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Triple Advantage
Triple Advantage

Season 1, Episode 2 · 2 years ago

Ep. 2- Whimsical Wildemount

ABOUT THIS EPISODE

Wow episode 2! Things are really picking up here folks. Made some changes to the podcast structure so we hope you enjoy it. This week we are talking about Wildemount, some more discussion on the DMG and finally Jordan brings a great question regarding magical items in homebrew worlds.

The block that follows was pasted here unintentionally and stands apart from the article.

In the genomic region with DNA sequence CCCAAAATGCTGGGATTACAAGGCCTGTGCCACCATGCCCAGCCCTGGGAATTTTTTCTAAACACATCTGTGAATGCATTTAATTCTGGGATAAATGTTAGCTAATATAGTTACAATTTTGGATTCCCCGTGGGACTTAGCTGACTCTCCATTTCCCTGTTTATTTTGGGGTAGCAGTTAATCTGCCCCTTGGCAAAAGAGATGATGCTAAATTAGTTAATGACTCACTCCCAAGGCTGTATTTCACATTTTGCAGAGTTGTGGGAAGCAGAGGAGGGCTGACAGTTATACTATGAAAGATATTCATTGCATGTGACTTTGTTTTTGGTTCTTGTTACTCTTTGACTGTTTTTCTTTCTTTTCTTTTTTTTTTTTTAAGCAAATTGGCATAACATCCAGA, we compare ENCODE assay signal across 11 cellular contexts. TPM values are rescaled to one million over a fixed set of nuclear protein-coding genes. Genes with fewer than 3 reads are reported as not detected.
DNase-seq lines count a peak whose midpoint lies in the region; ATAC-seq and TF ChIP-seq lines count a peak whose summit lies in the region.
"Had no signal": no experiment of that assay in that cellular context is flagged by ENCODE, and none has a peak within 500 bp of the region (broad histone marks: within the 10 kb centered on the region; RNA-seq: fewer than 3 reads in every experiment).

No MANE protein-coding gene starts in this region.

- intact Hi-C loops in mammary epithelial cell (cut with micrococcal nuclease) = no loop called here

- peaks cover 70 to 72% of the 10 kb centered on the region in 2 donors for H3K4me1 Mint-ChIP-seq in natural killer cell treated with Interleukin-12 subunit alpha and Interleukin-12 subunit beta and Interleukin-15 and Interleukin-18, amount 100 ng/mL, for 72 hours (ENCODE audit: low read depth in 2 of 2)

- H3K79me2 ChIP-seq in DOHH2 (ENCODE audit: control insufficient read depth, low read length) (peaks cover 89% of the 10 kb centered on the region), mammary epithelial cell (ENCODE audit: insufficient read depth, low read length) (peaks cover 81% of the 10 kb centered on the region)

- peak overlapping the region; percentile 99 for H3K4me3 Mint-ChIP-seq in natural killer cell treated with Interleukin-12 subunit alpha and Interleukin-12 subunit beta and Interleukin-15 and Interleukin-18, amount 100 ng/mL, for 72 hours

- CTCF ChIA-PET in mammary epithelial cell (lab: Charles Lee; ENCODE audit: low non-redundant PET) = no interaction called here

... freezing touch of Jack Frost as your hands grass the steering will. You can see your breath inside your car. My God, Canada sucks sometimes. For one highway is in any better with all the snowshy drivers around it? Is that guy really doing forty on the fast land please? You start to see it, the snow on the roof of the pick up in front of you. It's starting to lift. Wait, that's not snow, it's ice. You frantically look around, trying to find an exit for your path. There it is. You notice a small spot between the transport trucks. Time is ticking. The ice lifts flying towards you. What do you do? What do you do? Jordan I. I slam on the brakes died. Bah I knew way. Hey, guys, welcome to another episode of triple advantage, your weekly Dnd podcast made by people who clearly don't do this very often. We're hoping to get better. Today in this episode, episode two, we bring you an actual segmented podcast. We figure it's a little bit easier for us to manage like this, so we're going to bring you three topics this episode. We're front of the the first topic we're going to be discussing while mount this new book by I don't know. Some of you might have heard, Matthew Mercer, I don't know, published by wizards of the coast. Never heard of I her know man. Apparently it's the number one best seller on Amazon. So we're going to be talking about that for a little bit, just headed. We Love Them. Yes, we do. On to the next segment. We're going to be reacting to the DMG again a little bit, continuing what we did last episode, except realizing that talking about this for fifteen minutes is probably a little too long, so we're going to work with cutting that down a little bit. And finally, we're going to go back to one of our other recurring segments, two episodes deep guys, critical thoughts, where we bring up new ideas in our games of DD, some that might be great, some that might not be so great, some that might just be shower thoughts in the moment, and we'll discuss them with you guys thoroughly. With us today, Braden Jordan and myself, Carlos, will take you on this adventure that is triple advantage. Okay, guess. So the first segment that we're going to cover today is looking at wild mount. Now, if you haven't been paying attention recently, the most recent DD property has been announced and that is the explorers guy to wild mount. Wild Mount is the continent that has been created by Matt Mercer. If you're unfamiliar with Matt Mercer, He is the DM of critical role, very talent wanted individual, longtime dungeon master, longtime content creator and has finally partnered with wizards of the coast foreign official release the explorer's guide to wild mount. It's looking like here. It's going to feature the campaign setting wild mount itself. It's going to have a couple starting adventures, a couple new subclasses, a new area of magic, which is very interesting, series of new creatures, some new magic items, including some vestiges of divergence with if you're familiar with critical role, you'll be very excited for that, and a guide to the history of wild mount. So we're just going to kind of break down our thoughts in the segment of how we feel about this new setting, what our opinions of it are. So let's guys, start with what wild mount is so wild mount is that is this content that Matt Mercer has created in his homebrew world of exandria. It is the central setting for the adventures of his current campaign, the second critical role campaign featuring the mighty nine. It's expansive. It features at least two realms that we know of, which are the cream...